6 September 2012 

At Stormont yesterday afternoon, the Public Accounts Select Committee of the Northern Ireland Assembly was considering issues relating to  safeguarding of the province’s historic buildings.  A classic illustration of the abuse of current practice is the fate of the courthouse in Crumlin Road, where the Diplock trials –without jury – were conducted in the 1970s and 1980s.  That building was “sold” to a developer for one pound, in anticipation of redevelopment as a  five star accommodation.  In the event there was no development, the building was trashed, and ncinerated and is now a liability.  The purchaser is being prosecuted for failing to redevelop in line with the sale agreement.

 One of the issues which arose at the Select Committee which I observed yesterday related to a complaint about the Government’s inaction on an allegation that the European Union had been defrauded of between 2.5 and  3 million pounds in a redevelopment. The circumstancwes arose in the mid 1990s.  The Administration found there was little that it could do.  The PAC had reports from the Auditor General and the relevant department.  The Auditor General’s Office and the department seemed reluctant to act on the complaint.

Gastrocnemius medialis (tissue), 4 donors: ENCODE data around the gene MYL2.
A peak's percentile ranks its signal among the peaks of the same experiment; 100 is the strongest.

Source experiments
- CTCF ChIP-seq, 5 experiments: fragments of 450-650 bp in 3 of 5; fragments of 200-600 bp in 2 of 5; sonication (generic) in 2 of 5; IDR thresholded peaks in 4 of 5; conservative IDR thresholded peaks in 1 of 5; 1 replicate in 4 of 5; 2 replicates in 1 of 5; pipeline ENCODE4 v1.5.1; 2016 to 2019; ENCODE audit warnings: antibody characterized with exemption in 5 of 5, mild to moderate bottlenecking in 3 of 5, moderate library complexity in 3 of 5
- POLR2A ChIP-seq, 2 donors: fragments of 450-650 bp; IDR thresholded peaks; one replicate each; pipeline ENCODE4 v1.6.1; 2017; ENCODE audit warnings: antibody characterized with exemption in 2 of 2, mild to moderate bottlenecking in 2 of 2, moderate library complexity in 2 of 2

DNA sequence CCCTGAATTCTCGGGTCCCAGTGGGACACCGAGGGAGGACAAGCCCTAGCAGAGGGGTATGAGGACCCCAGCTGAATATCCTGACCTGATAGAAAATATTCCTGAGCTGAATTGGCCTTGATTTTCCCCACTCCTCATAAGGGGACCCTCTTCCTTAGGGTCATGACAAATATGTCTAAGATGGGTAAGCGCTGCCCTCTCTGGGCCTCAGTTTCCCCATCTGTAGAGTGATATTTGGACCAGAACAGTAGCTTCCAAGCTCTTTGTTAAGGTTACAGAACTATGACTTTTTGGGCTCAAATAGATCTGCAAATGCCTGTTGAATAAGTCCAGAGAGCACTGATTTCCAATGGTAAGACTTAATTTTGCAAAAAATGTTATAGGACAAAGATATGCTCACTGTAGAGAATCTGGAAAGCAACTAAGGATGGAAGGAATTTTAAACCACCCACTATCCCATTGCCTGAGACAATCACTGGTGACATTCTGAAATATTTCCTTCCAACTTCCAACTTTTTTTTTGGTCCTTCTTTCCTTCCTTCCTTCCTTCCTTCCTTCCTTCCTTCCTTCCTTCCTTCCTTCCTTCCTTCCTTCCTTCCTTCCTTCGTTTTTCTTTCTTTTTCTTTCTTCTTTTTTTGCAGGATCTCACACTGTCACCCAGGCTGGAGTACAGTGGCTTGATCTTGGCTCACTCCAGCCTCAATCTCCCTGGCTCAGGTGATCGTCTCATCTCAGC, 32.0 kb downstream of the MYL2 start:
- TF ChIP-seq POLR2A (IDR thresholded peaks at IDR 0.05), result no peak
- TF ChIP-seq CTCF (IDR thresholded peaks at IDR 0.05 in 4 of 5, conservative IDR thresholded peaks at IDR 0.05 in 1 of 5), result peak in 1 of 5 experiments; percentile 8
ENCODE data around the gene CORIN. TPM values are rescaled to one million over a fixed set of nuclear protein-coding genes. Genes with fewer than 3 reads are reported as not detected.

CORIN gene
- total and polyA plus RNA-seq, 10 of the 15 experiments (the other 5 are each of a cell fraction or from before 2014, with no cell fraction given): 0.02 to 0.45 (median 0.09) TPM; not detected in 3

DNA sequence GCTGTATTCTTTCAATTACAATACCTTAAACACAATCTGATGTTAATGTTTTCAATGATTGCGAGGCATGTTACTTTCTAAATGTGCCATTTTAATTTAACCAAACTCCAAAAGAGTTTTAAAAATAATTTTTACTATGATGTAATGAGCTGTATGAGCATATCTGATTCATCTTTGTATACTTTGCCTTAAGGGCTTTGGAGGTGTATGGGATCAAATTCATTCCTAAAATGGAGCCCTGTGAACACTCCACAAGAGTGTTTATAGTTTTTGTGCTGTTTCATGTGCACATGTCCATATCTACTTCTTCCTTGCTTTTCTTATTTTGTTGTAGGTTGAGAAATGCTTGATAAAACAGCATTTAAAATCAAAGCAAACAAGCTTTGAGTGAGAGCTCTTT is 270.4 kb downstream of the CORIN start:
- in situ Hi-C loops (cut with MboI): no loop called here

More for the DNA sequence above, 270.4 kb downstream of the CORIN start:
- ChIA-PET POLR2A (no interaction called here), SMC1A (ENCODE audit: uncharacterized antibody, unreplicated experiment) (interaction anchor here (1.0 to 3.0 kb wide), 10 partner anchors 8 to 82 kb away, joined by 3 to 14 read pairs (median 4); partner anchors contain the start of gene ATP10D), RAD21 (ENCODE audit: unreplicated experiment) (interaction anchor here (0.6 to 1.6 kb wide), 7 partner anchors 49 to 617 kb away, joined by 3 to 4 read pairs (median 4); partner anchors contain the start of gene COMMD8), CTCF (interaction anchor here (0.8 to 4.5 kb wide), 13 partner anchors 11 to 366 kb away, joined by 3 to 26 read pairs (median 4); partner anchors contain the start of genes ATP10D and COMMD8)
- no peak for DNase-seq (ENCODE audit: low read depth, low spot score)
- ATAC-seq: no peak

When questioned by the committee chair, the responses of the  chief execdutive and the Auditor General were interesting.   The Auditor General indicated that the passage of time since the mid 1990s made the issues too old to investigate; there was insufficient evidence to make a determination. When asked if he was “…not then going to do something”, the Auditor General indicated that was “…more or less the case…”.

The select committee then  drilled down into an interesting matter.  A problem in this case  was that a manuscript record taken by an official at a contentious meeting was subseqently converted to an electronic record.  The manuscript note was destroyed and  was unavailable when the electronic record was challenged.  The issue became the status of a disputed report based on that record, if the record is no longer available? Although desirable to keep the manuscript note, if the content is fully transcribed, must it be kept?

The PAC appreciated that the complaint was likely to be referred to the European Commission.  It directed that no record be destroyed so that any subsequent consideration of the case would not be muddied by lost “evidence”.

 Renewed confontation in a small part of Belfast between  community factions, leading over the last 4 nights to more than 60 police injuries, seems less likely to occur tonight….  so far there has been none of the noise of helicopter surveillance of earlier in the week, and none of the chorus of emergency vehicle sirens of last night.  The excitement is likely to have a connection with the centenary, on 28 September, of the signing  by Carson of the Ulster Covernant objecting to the Home Rule Bill.